The narrow view and its consequences
Certain rating agencies have warned that the countries requesting assistance through the G20 Common Framework could face downgrades (Fitch Rating 2020). Their reasoning is that the framework will automatically bind private creditors to offer some debt relief. But this is far from a foregone conclusion.
As a result, countries in debt distress that are eligible for debt relief are reluctant to ask for debt relief through the G20 framework. Countries have traditionally not wanted to seek relief for fear of triggering a credit downgrade and cutting off access to international capital markets. But the experience with debt distress is that the longer countries wait, the more painful the restructuring will be and the harmful consequences for growth.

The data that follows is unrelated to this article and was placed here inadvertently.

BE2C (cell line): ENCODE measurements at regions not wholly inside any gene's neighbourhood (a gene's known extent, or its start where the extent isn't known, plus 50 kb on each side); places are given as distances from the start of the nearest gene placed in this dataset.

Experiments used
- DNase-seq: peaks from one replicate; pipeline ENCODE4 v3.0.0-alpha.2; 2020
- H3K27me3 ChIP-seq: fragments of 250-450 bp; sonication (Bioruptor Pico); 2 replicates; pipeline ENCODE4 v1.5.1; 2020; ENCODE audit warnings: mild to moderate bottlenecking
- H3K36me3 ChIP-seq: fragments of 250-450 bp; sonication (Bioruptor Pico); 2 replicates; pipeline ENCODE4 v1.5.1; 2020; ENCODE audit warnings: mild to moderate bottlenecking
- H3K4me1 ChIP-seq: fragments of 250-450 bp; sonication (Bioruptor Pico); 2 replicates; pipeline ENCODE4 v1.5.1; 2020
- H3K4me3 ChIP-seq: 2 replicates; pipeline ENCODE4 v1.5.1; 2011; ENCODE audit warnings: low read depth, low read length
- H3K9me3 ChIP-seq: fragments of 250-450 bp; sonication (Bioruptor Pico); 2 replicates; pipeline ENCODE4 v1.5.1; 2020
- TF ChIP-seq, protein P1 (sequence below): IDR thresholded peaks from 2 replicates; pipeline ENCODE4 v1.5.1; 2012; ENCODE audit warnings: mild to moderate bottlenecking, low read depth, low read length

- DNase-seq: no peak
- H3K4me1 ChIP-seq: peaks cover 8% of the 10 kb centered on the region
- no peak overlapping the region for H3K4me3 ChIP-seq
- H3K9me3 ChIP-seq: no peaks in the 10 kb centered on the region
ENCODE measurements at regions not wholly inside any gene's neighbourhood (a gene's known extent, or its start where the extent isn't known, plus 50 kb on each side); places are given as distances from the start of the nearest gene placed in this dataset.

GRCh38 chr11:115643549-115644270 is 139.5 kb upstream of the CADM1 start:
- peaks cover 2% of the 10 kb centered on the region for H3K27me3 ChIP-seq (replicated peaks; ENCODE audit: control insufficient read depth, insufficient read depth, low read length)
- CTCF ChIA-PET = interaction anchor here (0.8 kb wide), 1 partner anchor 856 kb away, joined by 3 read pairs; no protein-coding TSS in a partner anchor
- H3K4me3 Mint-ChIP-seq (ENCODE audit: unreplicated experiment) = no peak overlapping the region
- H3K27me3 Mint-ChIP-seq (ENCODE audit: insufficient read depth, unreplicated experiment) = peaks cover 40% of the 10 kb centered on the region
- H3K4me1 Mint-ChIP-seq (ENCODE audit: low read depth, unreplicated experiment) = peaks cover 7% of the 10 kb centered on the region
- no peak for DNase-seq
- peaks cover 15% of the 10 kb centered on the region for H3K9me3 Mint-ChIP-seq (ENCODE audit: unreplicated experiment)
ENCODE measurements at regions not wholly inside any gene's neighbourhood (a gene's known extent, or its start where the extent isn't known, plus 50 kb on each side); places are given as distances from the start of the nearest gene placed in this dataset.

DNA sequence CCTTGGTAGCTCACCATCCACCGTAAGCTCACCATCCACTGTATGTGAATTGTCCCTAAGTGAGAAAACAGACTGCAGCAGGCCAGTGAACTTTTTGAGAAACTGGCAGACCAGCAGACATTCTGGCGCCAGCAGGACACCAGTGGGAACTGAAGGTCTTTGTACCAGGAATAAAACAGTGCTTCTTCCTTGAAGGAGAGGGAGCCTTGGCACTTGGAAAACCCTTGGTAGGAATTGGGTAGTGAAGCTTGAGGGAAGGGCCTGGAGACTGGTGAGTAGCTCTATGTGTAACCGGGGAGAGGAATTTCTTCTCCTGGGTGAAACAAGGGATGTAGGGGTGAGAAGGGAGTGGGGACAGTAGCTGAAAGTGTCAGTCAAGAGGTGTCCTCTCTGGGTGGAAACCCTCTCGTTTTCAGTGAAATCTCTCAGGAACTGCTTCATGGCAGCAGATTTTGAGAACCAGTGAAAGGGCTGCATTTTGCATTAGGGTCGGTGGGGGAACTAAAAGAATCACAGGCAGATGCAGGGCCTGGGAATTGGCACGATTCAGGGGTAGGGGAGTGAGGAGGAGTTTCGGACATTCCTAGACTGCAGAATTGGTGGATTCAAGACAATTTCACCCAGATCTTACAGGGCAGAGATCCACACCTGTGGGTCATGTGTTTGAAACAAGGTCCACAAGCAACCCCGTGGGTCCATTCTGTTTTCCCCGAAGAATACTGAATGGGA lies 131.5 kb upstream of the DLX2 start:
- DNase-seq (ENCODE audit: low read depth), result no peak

A cascade of defaults could trigger a downgrade of the balance sheets of regional development banks through their shareholding structure (G24 2015). Regional development banks, which typically have conservative management practices, rely on their ‘triple A’ credit ratings to raise funds from markets. Losing their trusted status would, in turn, limit the ability of development banks to lend a helping hand to the very member countries most in need of funding and investment.
The broader view and the imperative of coordination